The nephew of Lord Lovat, Maxwell was commissioned at the beginning of World War I. He fought at Gallipoli and served in Egypt before transferring to the Royal Flying Corps in September 1916. During pilot training that year, he received only 22 minutes of dual instruction before he soloed for the first time on 11 December. Posted to 56 Squadron in March 1917, he was assigned to A Flight under Albert Ball, scoring his first victory during his first patrol over the lines on 24 April 1917. Flying the S.E.5a, Maxwell scored 20 victories before returning to England on 21 October 1917. After serving as an instructor at Turnberry, he rejoined 56 Squadron in the summer of 1918, scoring 6 more victories during June and July. When the war was over, he joined the Stock Exchange but returned to service during World War II, commanding a night fighter squadron and attaining the rank of Wing Commander in the Royal Air Force. Wing Commander Gerald Maxwell died at the age of 60 in 1959.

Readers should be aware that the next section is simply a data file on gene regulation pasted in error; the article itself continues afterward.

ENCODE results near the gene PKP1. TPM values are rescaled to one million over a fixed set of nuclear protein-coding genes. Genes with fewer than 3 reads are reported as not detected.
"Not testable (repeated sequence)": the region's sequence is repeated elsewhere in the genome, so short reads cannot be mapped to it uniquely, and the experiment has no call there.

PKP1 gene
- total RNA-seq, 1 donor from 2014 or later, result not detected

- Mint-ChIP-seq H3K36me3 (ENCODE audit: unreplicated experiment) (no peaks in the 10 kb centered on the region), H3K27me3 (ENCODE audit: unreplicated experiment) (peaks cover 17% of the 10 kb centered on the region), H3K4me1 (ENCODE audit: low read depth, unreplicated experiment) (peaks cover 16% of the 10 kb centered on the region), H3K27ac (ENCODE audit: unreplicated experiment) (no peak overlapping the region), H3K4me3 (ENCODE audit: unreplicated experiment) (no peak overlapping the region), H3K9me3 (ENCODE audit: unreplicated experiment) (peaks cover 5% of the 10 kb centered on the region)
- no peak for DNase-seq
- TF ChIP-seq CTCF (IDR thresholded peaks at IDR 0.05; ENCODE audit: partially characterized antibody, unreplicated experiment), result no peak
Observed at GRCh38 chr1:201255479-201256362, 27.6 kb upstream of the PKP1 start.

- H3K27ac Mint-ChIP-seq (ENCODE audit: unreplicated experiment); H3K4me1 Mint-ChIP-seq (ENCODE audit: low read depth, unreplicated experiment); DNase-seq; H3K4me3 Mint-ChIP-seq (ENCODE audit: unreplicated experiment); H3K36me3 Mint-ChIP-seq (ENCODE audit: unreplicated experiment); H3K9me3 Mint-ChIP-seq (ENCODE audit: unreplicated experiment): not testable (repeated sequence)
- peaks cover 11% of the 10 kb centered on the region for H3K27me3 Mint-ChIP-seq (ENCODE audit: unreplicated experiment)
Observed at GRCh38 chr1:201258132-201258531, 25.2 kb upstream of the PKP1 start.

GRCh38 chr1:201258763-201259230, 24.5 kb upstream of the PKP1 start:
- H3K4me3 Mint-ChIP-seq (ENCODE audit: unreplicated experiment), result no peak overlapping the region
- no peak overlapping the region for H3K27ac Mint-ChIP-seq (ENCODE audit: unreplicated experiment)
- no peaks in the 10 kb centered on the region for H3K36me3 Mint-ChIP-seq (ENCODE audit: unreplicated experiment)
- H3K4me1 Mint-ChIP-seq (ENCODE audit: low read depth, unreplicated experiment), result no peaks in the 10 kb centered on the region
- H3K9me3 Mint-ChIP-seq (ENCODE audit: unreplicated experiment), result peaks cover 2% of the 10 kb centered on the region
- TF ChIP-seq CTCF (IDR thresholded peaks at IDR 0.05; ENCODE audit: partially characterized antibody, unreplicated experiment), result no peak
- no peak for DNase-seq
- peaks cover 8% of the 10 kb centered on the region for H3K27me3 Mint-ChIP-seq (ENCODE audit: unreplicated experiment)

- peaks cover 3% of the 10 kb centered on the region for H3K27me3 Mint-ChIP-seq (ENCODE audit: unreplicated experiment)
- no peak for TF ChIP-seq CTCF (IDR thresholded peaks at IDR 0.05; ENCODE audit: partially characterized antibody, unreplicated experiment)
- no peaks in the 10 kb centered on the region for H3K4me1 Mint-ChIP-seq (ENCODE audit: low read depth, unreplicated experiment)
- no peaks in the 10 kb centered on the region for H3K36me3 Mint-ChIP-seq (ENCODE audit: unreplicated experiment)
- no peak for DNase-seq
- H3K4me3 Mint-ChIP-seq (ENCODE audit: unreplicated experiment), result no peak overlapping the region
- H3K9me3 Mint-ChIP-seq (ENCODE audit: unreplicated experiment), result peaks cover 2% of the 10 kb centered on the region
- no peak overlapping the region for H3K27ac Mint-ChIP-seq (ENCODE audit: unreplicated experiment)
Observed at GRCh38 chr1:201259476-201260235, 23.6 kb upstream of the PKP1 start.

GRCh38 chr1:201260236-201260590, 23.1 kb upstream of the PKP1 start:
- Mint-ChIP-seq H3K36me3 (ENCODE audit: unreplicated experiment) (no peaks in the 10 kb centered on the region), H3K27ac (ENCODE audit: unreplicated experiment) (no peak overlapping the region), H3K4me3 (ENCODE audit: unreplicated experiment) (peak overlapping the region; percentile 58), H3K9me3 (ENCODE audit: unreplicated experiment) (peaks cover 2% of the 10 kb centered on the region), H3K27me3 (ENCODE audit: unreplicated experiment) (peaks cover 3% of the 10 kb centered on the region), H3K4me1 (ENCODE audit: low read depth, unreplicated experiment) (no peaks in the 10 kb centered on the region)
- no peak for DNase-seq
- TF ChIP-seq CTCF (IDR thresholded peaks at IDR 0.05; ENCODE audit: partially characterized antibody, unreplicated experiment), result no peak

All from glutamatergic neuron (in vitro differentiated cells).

Gerald Maxwell's younger brother Michael also served in the RAF during World War II and became an ace.
Military Cross (MC)
Capt. Gerald Joseph Constable Maxwell, Yeo. and R.F.C.
For conspicuous gallantry and devotion to duty on many occasions. He has taken part in forty-three offensive patrols, in fourteen of which he acted as leader. He has destroyed at least three enemy aircraft, and driven down nine others completely out of control. He has consistently shown great skill in aerial combats, and his fearlessness and fine offensive spirit have been a splendid example to others.
Supplement to the London Gazette, 7 March 1918 (30561/2925)
Distinguished Flying Cross (DFC)
Capt. Gerald Joseph Constable Maxwell, M.C.
This officer has at all times shown exceptional skill and gallantry, and on numerous occasions has fought against greatly superior numbers. During the last six weeks he has brought down five enemy aeroplanes. Recently, he approached unobserved to within ten yards of three Fokker triplanes, one of which he shot down. He was chased for about nine miles by the remaining two until he met a formation of six Camels; these he led to attack some enemy aircraft, although he had only twenty-five minutes petrol left.
Supplement to the London Gazette, 3 August 1918 (30827/9202)